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Thread: fan in attic

  1. #1
    Join Date
    Apr 2008

    Default fan in attic


    I may have asked this before, but since searching on these boards is so onerous, I will ask it now.

    I have an old metal box fan that I put up in the crawl space/attic of a garage apartment. I leave it up there all year 'round. When it comes to be summer, I plug it in and it seems to help draw hot air out of the attic through the vent window it is next to. In the winter I lie it down. In the summer I prop it up and it stays put.

    My question is, is there any fire danger? I am home most of the time but can't monitor it all the time. I unplug it when I leave home or go to sleep.

    Could the extremes of temperature affect something in the motor, lubricants?, that might make it more likely to freeze up/seize when it is being used in the summer, causing a fire.

    Is it likely that whatever air it draws out could bring enough dust into the motor that that might cause a fire hazard? The attic is unfinished. I know there are the occasional bug up there, maybe a wasp's nest, but otherwise it is just fiberglass batting as far as I can tell.

    I have the accessway to the fan closed off with a screen now but I will inspect it if anyone thinks it is worth it.

    The fan is at least 20 years old and may be more than that. It's big and heavy. It would be protected from rain since it is far enough away from the vent.

    Please let me know if there is anything else I need to consider.


    John L

  2. #2
    Join Date
    Aug 2007

    Default Re: fan in attic

    You will have to check to see if the fan motor has a THERMAL CUTOFF SWITCH attached to its motor---there should be a label on the motor housing that indicates this---many box fans designed for a window do not have a thermal cutoff.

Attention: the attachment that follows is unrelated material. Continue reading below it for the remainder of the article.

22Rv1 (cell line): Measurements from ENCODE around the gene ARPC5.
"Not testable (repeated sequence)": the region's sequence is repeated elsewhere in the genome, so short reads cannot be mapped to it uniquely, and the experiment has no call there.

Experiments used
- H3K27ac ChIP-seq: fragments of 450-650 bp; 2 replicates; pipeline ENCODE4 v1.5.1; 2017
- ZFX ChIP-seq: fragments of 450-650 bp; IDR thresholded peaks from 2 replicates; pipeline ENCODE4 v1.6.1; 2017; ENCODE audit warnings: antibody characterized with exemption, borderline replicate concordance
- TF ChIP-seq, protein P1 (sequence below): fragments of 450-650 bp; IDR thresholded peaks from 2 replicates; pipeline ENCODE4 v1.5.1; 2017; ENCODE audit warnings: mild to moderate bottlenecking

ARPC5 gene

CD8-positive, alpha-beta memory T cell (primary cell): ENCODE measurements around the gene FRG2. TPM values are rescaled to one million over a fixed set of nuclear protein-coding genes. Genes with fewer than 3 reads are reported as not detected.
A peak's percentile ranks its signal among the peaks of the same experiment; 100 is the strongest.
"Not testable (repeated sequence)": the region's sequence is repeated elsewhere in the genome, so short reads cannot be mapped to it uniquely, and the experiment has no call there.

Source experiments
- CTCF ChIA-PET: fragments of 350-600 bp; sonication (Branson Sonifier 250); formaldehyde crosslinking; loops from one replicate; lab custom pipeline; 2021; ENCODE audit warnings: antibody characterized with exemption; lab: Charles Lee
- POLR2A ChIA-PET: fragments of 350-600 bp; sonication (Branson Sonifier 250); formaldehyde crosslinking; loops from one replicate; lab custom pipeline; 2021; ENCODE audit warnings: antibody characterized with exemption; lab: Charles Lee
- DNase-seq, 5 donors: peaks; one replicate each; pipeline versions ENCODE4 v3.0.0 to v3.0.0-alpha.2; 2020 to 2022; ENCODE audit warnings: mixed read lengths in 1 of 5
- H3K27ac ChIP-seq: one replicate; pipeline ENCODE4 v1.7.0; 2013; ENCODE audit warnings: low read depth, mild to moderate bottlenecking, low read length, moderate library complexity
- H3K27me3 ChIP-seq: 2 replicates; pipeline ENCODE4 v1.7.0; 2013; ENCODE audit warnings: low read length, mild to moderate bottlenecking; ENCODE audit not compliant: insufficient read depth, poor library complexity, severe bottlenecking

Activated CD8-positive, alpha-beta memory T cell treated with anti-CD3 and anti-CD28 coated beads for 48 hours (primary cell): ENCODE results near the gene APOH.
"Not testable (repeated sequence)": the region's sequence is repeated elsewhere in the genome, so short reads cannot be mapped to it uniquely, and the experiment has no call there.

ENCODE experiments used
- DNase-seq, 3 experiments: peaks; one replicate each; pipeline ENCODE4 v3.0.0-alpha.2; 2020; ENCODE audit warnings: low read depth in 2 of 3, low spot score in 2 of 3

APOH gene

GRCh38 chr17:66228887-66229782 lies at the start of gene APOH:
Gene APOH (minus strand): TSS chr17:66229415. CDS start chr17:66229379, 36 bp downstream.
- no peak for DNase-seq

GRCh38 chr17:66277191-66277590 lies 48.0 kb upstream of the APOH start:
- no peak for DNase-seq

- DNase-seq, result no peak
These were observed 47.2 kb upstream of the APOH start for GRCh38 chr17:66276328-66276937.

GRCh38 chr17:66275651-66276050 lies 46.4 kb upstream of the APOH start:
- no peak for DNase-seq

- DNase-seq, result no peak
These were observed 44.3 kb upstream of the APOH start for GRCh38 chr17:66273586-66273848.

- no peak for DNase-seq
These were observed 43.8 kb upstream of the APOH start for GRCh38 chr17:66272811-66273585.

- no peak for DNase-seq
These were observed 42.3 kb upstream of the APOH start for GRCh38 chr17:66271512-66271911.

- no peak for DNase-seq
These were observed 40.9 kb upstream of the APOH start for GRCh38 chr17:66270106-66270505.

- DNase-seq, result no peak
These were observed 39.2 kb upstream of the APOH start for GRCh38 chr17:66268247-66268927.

A TC is designed to melt the contacts that make the motor connection at a temp of ~160-200 degrees if the motor overheats, thus preventing a fire.

    Google "motor thermal cutoff" for on-line sources---locally, Grainger would have these switches for a few dollars.

    You're taking a real risk of fire if you don't install a thermal cutoff on that motor.

    Another problem with the setup you describe is it sounds like you're not "boxing in" the fan to the gable vent---dedicated attic gable vent fans have a thermal cutoff & also a circular metal shell surrounding the fan that is bolted to the gable frame & the rest of the gable vent is blocked off so all attic air is exhausted thru the fan's metal shell cowling---this is the only way to get an effective exhaust of attic air.

    See the diagram at the Saven site below---in other words, just propping a box fan against the gable vent is ineffective & is going to waste electricity because the external air coming in the sides of the gable vent will short circuit thru the fan blades & very little air will be exhausted from the attic.

    Also make sure you have adequate open venting on the opposite gable wall or opposite side of the attic (the higher up on the gable the better) so that a good cross-flow of air can exhaust thru the fan.

    Last edited by JacktheShack; 06-11-2008 at 12:14 AM.

  3. #3
    Join Date
    Aug 2007

    Default Re: fan in attic

    The only other thing I would add to Jack comprehensive post is does the motor have oil holes that should be lubricated with a few drops of motor oil a few times a year or sealed bearings that prevent any maintenance. If the bearings fail the motor is likely to overheat.

  4. #4
    Join Date
    Apr 2008

    Default Re: fan in attic

    Thank you both very much. I will take to heart your advice. I don't want a fire so I have to think how I can use that fan to help cool things off in a safe way. I am not sure what I will do but I certainly won't be using it in the way I have been.

    It doesn't have a thermal cutoff switch and I don't think it has lube holes... I think it was reasonably effective at drawing air up and out but I will have to think of another way to do that that doesn't involve the fan being in a dangerous position.

    Thanks again.



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